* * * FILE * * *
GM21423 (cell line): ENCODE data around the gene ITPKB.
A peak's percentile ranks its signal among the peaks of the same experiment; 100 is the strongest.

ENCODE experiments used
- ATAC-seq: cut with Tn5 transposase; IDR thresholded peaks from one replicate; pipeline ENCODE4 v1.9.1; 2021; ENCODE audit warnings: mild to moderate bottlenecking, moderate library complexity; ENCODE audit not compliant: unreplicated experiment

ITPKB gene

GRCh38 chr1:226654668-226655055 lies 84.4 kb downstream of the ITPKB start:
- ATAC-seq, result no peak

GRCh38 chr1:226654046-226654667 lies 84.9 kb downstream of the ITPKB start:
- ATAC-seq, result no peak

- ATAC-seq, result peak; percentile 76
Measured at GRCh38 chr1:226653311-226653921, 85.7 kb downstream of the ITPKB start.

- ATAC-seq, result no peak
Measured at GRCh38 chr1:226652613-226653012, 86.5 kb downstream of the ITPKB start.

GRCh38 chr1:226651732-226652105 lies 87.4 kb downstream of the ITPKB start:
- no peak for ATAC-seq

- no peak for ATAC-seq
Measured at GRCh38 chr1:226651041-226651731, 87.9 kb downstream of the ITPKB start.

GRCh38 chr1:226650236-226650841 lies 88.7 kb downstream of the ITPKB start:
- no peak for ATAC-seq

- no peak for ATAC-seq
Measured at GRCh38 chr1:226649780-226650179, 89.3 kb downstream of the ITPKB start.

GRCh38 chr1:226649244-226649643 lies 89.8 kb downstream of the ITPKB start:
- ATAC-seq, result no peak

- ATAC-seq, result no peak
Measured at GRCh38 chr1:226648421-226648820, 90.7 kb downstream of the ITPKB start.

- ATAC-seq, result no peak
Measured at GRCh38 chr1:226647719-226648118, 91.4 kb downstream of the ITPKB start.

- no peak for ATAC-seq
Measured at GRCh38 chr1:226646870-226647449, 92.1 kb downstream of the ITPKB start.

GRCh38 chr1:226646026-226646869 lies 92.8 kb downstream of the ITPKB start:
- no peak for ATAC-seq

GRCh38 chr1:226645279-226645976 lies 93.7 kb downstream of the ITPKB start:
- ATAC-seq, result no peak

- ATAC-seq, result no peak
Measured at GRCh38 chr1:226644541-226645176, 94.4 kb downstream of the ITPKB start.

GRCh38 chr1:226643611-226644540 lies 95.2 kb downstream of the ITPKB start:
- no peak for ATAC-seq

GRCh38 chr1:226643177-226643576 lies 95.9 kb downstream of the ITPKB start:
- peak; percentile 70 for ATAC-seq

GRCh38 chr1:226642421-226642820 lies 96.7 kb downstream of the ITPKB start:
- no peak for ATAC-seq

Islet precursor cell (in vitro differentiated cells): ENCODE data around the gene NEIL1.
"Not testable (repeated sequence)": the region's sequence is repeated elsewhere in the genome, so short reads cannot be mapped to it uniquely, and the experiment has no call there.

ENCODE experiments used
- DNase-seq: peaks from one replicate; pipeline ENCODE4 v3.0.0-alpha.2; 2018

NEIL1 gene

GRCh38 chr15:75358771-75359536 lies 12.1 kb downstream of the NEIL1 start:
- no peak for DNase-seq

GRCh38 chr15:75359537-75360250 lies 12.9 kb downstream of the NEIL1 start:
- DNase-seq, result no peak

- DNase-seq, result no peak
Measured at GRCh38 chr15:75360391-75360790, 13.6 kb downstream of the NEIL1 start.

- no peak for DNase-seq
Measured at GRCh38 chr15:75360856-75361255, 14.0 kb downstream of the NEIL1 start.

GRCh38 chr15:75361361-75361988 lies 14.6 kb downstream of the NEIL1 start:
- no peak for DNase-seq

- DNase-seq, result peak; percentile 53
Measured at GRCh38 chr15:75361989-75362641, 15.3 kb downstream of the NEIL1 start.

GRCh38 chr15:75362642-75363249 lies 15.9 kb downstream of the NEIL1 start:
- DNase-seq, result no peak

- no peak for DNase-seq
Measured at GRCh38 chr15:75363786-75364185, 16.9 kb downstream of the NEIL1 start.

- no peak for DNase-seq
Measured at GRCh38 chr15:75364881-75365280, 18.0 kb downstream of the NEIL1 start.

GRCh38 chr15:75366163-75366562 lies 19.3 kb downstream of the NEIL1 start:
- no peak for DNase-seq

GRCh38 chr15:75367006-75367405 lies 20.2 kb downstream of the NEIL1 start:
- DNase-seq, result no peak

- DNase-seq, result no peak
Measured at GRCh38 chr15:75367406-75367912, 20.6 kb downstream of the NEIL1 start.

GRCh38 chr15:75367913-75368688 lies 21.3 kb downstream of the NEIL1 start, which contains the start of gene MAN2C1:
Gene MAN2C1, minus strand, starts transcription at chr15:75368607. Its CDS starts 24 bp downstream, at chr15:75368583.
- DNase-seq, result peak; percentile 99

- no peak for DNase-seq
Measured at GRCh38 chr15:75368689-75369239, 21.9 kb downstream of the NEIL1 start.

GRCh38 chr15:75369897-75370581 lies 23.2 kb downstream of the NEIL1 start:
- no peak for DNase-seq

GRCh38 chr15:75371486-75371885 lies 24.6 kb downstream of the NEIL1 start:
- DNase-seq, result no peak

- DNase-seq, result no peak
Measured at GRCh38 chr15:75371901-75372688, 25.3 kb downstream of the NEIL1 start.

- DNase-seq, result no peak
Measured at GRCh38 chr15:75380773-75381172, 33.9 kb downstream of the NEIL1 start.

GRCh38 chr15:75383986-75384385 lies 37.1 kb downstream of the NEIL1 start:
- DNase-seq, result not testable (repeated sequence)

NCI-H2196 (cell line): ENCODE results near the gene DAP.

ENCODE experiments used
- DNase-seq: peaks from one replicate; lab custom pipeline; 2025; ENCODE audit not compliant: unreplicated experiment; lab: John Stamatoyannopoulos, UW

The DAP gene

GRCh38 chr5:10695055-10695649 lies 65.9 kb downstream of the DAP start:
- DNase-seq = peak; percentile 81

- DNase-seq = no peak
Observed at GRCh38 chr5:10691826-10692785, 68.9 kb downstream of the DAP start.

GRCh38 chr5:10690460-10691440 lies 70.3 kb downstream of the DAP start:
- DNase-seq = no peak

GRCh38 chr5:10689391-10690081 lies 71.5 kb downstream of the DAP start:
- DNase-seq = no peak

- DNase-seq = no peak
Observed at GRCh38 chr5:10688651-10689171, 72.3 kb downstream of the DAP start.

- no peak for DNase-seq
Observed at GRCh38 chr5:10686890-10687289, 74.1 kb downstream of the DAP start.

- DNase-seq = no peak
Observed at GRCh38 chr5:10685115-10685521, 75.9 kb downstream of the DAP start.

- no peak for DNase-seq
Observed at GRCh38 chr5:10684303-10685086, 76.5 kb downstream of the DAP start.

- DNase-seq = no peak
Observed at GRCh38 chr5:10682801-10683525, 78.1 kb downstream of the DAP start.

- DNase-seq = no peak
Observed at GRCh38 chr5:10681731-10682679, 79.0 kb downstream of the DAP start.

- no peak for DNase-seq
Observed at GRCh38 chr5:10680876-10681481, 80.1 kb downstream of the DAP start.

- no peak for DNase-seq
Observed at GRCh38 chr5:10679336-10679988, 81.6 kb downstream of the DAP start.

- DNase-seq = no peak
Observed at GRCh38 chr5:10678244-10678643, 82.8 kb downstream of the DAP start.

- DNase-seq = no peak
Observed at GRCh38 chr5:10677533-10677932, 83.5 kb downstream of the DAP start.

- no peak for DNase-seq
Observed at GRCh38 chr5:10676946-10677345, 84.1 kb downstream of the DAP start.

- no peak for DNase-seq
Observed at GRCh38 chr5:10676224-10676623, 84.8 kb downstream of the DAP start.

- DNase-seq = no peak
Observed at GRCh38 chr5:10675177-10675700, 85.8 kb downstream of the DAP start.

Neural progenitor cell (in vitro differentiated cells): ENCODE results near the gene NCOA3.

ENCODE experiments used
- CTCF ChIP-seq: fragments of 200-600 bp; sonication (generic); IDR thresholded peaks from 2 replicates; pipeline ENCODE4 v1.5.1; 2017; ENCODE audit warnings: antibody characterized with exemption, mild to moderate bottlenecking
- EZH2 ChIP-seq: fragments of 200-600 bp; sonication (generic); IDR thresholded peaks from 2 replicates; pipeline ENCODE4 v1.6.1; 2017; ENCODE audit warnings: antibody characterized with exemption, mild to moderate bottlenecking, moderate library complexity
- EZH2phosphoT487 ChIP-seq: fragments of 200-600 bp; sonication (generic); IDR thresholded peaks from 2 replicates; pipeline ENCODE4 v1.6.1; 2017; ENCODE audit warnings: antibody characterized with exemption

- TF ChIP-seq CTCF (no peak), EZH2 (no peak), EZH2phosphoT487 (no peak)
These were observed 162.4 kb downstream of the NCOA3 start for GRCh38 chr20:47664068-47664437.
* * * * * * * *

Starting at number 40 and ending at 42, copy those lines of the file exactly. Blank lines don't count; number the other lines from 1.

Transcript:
GRCh38 chr1:226642421-226642820 lies 96.7 kb downstream of the ITPKB start:
- no peak for ATAC-seq

Islet precursor cell (in vitro differentiated cells): ENCODE data around the gene NEIL1.